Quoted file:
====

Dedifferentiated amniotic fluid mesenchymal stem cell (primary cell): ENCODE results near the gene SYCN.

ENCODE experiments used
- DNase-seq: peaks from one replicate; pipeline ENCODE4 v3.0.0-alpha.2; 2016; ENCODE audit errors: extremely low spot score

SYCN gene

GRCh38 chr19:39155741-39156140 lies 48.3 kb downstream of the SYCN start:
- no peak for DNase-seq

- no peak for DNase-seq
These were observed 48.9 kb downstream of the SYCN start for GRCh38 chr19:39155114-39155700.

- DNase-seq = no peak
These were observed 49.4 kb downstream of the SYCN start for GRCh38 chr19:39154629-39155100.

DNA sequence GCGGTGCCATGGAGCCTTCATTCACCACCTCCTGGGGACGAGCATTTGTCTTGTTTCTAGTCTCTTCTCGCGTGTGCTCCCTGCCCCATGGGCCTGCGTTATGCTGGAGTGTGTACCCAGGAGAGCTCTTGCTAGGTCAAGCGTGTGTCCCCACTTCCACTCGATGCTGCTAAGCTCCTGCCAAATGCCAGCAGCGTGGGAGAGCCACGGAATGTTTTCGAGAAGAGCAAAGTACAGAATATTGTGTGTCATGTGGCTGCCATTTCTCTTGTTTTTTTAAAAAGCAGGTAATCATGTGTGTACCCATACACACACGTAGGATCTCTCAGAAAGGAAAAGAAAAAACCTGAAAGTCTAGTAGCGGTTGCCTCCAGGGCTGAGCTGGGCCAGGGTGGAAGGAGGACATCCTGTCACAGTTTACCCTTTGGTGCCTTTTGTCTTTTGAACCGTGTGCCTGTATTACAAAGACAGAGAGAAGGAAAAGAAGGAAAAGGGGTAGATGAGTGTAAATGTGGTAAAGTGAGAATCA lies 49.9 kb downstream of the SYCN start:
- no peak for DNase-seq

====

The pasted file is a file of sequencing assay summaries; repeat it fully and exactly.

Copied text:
Dedifferentiated amniotic fluid mesenchymal stem cell (primary cell): ENCODE results near the gene SYCN.

ENCODE experiments used
- DNase-seq: peaks from one replicate; pipeline ENCODE4 v3.0.0-alpha.2; 2016; ENCODE audit errors: extremely low spot score

SYCN gene

GRCh38 chr19:39155741-39156140 lies 48.3 kb downstream of the SYCN start:
- no peak for DNase-seq

- no peak for DNase-seq
These were observed 48.9 kb downstream of the SYCN start for GRCh38 chr19:39155114-39155700.

- DNase-seq = no peak
These were observed 49.4 kb downstream of the SYCN start for GRCh38 chr19:39154629-39155100.

DNA sequence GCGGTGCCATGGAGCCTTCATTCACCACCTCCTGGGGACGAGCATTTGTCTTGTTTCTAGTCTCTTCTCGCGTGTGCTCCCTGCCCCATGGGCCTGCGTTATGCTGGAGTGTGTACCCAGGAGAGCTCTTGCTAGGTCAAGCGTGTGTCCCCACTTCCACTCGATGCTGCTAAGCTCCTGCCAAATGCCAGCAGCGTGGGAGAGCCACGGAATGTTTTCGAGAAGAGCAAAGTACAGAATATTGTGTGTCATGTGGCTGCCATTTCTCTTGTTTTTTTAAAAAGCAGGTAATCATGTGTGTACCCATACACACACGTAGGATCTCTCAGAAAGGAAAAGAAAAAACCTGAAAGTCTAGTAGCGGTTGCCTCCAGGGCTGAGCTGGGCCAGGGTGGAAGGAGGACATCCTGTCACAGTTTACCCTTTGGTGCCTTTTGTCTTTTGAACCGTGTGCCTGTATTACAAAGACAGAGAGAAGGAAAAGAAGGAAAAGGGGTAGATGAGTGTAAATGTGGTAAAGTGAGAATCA lies 49.9 kb downstream of the SYCN start:
- no peak for DNase-seq